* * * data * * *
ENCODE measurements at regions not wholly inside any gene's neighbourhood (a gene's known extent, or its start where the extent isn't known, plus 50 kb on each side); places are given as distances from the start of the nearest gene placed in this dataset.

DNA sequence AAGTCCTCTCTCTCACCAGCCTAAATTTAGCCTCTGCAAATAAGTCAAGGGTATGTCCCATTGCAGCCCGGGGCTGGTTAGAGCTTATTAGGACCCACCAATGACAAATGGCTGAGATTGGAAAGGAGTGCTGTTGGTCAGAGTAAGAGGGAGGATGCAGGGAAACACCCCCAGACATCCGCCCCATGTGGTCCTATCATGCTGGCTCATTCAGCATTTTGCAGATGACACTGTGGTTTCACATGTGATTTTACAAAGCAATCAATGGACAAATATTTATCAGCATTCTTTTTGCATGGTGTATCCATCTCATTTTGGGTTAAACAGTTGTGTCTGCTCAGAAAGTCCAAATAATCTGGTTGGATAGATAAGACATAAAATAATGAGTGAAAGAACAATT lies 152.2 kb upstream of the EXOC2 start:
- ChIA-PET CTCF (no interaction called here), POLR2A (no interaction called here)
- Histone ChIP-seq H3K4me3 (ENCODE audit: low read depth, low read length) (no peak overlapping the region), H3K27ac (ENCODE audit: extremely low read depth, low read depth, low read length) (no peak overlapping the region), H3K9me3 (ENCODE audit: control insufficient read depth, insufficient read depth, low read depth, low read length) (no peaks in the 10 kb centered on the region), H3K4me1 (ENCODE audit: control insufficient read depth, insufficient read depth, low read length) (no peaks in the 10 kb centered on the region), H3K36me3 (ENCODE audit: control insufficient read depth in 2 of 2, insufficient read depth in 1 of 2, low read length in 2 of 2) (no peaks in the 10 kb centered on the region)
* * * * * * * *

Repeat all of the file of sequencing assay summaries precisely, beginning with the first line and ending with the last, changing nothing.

ENCODE measurements at regions not wholly inside any gene's neighbourhood (a gene's known extent, or its start where the extent isn't known, plus 50 kb on each side); places are given as distances from the start of the nearest gene placed in this dataset.

DNA sequence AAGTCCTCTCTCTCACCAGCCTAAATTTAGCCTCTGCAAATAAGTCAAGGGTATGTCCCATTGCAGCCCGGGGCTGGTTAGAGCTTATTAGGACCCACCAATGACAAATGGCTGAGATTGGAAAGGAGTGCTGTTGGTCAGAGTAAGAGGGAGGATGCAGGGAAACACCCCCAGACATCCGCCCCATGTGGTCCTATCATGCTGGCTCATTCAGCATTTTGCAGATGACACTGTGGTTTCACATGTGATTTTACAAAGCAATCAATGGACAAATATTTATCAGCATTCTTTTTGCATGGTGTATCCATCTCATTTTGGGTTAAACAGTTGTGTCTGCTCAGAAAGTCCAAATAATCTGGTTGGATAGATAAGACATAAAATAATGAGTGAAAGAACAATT lies 152.2 kb upstream of the EXOC2 start:
- ChIA-PET CTCF (no interaction called here), POLR2A (no interaction called here)
- Histone ChIP-seq H3K4me3 (ENCODE audit: low read depth, low read length) (no peak overlapping the region), H3K27ac (ENCODE audit: extremely low read depth, low read depth, low read length) (no peak overlapping the region), H3K9me3 (ENCODE audit: control insufficient read depth, insufficient read depth, low read depth, low read length) (no peaks in the 10 kb centered on the region), H3K4me1 (ENCODE audit: control insufficient read depth, insufficient read depth, low read length) (no peaks in the 10 kb centered on the region), H3K36me3 (ENCODE audit: control insufficient read depth in 2 of 2, insufficient read depth in 1 of 2, low read length in 2 of 2) (no peaks in the 10 kb centered on the region)